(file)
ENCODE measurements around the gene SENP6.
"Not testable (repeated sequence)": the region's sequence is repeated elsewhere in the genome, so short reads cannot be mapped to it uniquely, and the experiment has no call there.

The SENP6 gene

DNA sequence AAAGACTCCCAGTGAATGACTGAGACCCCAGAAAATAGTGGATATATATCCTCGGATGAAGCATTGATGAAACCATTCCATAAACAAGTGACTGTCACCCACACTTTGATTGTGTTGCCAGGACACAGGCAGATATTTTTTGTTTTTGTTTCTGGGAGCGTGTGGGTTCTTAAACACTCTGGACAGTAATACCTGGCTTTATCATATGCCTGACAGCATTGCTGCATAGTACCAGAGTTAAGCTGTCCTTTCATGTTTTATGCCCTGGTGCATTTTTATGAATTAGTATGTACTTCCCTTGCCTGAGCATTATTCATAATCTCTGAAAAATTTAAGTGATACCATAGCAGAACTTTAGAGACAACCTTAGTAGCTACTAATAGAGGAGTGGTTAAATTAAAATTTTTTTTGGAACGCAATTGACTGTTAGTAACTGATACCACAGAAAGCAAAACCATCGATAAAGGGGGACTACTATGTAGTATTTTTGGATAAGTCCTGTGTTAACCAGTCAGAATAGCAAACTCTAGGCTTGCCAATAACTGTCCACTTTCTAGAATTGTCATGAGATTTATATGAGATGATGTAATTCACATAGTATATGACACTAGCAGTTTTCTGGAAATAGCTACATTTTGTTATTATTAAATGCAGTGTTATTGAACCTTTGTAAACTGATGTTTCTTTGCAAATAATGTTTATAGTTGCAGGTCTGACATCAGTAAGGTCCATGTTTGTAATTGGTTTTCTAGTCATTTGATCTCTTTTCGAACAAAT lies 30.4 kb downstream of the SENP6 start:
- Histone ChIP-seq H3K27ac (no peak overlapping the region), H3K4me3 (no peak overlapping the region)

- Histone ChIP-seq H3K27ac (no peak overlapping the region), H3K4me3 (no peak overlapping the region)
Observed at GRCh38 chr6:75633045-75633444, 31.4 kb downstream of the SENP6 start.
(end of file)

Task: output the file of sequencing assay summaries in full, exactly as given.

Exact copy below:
ENCODE measurements around the gene SENP6.
"Not testable (repeated sequence)": the region's sequence is repeated elsewhere in the genome, so short reads cannot be mapped to it uniquely, and the experiment has no call there.

The SENP6 gene

DNA sequence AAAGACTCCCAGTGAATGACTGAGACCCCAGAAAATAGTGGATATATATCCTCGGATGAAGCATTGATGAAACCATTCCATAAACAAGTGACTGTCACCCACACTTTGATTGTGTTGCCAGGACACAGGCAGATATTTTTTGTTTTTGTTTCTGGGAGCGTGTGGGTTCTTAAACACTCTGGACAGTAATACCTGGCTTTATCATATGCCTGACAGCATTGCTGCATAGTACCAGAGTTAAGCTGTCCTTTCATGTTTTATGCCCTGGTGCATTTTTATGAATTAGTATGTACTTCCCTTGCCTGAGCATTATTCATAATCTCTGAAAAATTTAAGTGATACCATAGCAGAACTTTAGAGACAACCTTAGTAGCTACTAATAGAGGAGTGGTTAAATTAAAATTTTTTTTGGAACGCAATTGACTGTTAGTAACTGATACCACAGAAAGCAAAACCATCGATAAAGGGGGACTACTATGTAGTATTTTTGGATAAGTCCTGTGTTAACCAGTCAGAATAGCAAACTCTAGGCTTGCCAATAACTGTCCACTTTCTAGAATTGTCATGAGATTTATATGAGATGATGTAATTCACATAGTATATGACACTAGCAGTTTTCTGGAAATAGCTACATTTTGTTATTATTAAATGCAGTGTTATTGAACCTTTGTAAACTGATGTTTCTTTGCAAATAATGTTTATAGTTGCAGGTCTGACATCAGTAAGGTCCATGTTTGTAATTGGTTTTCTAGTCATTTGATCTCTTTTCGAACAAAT lies 30.4 kb downstream of the SENP6 start:
- Histone ChIP-seq H3K27ac (no peak overlapping the region), H3K4me3 (no peak overlapping the region)

- Histone ChIP-seq H3K27ac (no peak overlapping the region), H3K4me3 (no peak overlapping the region)
Observed at GRCh38 chr6:75633045-75633444, 31.4 kb downstream of the SENP6 start.